Surveying Surveys

Photo of employee Beth Mulligan


Times, they are a-changin’

As recently as a couple of years ago, we were keeping our distance from online panels for research.  We even blogged about it.  But things have been changing.  And now evidence is starting to accumulate that online polls can rival (or even exceed) traditional polling methods in accuracy.  A recent article in The Atlantic provides […]

By Beth MulliganRead More

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DIY is no substitute for expertise

A great deal of strategic thinking and expertise goes into our work here at Corona Insights. With the abundance of DIY researcher tools (e.g., SurveyMonkey), more and more companies and organizations opt to do research themselves, perhaps not realizing the value outside experts can provide to their project. So it was nice when a recent […]

By Corona InsightsRead More

Corona Insights employee Kevin Raines


Here’s to people who fill out surveys

We got a present today – an Economic Census form! Yes, after 13 years of waiting, Corona Insights is part of the selected sample for the 2012 Economic Census.  Maybe other companies wouldn’t be so excited about getting a 9-page form that starts off with the statement, “Your Response Is Required By Law”, but we […]

By Kevin RainesRead More

Photo of employee Kate Darwent


The Power of Numbers

Numbers are an interesting thing. We all have an innate sense of quantities, but numbers are a culturally agreed upon format for representing those quantities. When we are trying to convey quantitative information to other people, the choice between “7 days” vs. “1 week” or “100 out of 300” vs. “1 out of 3” often […]

By Kate DarwentRead More

Corona Insights employee Kevin Raines


Unusual Questions Asked in the U.S. Census

Kevin recently taught a class on how to use U.S. Census data, and did a little historical research on census questions. He discovered a few questions asked in the past that may seem a little odd today, though they likely were quite relevant during their particular time period. They’re paraphrased below. 1. 1850 Census – […]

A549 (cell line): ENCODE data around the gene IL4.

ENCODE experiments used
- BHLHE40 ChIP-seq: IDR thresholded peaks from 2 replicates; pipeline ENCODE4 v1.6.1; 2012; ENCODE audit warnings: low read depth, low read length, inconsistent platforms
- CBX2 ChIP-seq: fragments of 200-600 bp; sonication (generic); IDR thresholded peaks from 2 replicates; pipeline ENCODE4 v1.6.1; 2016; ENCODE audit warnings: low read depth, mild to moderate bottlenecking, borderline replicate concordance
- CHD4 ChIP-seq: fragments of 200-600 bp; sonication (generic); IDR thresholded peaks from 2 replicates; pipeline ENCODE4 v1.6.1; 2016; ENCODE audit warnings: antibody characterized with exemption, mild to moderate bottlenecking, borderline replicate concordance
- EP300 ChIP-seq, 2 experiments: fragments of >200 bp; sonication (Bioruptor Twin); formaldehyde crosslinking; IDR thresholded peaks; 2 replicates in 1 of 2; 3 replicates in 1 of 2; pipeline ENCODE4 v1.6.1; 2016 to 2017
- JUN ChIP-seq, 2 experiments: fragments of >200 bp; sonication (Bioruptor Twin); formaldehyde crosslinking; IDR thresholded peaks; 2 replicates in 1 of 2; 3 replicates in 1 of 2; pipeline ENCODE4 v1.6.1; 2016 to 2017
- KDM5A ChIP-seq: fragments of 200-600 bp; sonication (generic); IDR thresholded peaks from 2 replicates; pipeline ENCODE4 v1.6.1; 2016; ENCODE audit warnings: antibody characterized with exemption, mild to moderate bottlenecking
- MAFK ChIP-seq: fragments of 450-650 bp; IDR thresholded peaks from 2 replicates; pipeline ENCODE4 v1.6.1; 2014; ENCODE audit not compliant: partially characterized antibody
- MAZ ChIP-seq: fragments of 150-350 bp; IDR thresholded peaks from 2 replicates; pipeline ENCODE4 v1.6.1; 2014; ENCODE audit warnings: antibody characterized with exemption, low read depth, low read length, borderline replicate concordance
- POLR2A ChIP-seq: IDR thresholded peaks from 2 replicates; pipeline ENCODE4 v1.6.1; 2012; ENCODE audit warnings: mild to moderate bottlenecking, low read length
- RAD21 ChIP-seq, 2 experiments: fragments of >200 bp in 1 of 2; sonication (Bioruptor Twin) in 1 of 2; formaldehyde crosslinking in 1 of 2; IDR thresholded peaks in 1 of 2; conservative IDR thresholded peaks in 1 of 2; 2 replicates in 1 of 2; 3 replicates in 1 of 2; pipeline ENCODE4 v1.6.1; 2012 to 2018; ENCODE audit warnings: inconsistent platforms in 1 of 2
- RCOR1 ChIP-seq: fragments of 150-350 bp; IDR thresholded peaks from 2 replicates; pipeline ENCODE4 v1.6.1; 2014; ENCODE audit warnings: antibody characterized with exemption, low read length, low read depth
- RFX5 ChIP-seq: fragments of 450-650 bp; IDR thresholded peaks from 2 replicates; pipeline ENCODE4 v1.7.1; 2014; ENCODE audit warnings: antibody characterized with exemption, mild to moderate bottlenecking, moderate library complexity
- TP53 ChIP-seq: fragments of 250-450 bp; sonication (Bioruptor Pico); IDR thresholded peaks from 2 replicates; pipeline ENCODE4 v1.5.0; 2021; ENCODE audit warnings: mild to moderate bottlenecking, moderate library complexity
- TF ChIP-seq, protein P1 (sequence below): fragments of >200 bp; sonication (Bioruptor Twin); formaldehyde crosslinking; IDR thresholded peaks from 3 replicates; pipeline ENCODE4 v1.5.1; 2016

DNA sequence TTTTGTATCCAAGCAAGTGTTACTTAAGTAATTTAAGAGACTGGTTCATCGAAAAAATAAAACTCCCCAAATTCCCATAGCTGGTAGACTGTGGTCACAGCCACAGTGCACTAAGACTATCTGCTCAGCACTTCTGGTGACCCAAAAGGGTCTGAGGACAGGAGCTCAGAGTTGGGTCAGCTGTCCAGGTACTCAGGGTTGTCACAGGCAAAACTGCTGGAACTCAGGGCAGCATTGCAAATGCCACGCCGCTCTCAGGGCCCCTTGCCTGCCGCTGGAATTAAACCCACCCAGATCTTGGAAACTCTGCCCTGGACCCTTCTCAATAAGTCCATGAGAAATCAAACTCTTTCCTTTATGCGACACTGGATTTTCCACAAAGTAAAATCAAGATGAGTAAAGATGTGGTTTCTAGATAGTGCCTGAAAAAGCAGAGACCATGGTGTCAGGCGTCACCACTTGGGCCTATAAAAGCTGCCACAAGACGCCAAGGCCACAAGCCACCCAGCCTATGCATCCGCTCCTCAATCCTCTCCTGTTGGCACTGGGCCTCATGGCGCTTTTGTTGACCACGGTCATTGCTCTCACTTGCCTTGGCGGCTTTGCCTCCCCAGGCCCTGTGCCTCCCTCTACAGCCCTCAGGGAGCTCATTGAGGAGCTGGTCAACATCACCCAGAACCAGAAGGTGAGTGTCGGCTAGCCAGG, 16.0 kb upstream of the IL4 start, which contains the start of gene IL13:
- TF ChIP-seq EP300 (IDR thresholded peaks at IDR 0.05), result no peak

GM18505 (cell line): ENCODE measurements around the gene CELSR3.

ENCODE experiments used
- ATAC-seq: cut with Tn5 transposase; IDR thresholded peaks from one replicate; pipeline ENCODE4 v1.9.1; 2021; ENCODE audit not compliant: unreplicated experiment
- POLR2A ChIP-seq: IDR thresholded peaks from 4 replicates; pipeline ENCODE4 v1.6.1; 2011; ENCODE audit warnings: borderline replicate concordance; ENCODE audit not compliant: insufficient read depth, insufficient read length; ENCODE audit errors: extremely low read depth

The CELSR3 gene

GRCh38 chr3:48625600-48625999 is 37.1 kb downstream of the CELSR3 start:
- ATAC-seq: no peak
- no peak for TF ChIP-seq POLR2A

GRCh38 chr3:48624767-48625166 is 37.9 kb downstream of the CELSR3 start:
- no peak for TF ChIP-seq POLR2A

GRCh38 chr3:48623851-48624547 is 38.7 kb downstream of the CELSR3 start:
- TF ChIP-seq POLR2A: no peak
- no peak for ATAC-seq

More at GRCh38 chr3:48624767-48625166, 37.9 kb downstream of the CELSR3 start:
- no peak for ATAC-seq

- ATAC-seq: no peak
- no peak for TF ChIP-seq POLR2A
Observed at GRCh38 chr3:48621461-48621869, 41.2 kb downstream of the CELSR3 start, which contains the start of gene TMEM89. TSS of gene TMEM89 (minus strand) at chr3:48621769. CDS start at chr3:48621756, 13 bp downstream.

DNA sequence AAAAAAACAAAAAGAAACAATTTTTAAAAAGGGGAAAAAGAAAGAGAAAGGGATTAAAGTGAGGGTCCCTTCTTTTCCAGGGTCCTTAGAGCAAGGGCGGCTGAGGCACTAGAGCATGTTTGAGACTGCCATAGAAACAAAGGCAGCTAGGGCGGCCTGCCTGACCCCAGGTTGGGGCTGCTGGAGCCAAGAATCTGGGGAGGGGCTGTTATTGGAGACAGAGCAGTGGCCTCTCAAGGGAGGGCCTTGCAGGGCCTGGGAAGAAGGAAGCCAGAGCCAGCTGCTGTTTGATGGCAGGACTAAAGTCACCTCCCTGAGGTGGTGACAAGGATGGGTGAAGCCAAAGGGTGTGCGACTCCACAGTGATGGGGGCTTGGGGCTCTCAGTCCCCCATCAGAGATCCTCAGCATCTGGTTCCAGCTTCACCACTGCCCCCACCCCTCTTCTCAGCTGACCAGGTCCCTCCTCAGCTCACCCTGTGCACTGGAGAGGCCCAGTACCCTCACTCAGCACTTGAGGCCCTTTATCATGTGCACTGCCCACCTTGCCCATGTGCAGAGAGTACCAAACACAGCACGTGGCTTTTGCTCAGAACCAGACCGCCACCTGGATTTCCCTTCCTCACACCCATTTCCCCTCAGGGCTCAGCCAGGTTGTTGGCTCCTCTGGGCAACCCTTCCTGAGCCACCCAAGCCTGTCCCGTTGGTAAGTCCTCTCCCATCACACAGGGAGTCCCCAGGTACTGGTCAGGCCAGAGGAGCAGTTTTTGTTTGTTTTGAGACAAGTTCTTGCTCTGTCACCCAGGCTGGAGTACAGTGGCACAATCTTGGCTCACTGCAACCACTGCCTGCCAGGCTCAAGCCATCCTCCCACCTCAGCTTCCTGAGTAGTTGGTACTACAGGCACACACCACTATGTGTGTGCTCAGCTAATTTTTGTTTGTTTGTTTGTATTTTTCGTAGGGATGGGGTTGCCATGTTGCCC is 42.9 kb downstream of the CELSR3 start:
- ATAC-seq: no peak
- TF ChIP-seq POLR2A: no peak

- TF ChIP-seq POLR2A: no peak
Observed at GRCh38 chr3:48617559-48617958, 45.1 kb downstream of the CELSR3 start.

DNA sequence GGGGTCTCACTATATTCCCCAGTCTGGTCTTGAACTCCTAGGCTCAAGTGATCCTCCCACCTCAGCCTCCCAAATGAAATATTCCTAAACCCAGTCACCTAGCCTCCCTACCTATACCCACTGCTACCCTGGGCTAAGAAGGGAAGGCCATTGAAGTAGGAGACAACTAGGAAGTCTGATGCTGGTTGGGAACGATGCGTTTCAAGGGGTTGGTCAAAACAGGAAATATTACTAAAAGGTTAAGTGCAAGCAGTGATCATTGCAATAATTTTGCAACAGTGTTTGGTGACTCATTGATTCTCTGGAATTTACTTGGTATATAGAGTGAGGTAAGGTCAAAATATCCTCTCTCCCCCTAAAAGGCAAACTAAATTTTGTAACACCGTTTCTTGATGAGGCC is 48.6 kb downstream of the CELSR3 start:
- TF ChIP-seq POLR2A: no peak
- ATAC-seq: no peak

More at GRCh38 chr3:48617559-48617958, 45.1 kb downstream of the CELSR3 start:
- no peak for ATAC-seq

By Kevin RainesRead More

Photo of employee David Kennedy


Beer and politics

While we typically steer clear of politics here, preferring to remain the unbiased, neutral party, we do not steer clear of items related to beer. Four years ago, I posted a blog post about the numerous alternative polls being used to predict the election, from Halloween masks to cookies. This year, instead of showing more […]

By David KennedyRead More

Photo of employee David Kennedy


Asking survey questions that measure what you are trying to measure

It’s a common problem seen in market research – asking one question to imply the answer to another. Sometimes it’s unavoidable- when writing a survey, you can’t show your hand and let participants know the information you are really looking for. However, too often interpretations and decisions are made not by faulty data, but by […]

By David KennedyRead More

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Looking at survey responses by audience

First, let me say, “Happy March Madness” to all of our followers as the men’s NCAA basketball tournament kicks off today.  We’re all in the office working today at Corona—still settling into the new space—but that doesn’t mean we can’t talk about the tournament every once in a while, right? Here’s a graph from […]

By Todd StoltenbergRead More

Photo of employee David Kennedy


How many people actually cut the cords?

Reconciling survey data with the real world. A recent survey from Deloitte found that one in five U.S. residents say they have either cut the cord (i.e., cancelled cable or satellite service) or are thinking about doing it. Nine percent of survey respondents indicated they have recently “cut the cord” while another eleven percent are […]

By David KennedyRead More

Photo of employee David Kennedy


Taking care of respondents

We’ve commented before how survey length can impact participants and data quality, but it is also important to respect respondents in other ways too. Set expectations. Inform them of the length, topic, nature of questions, etc.  Don’t lead them to believe one thing then surprise them on the survey with another. Allow them to opt […]

By David KennedyRead More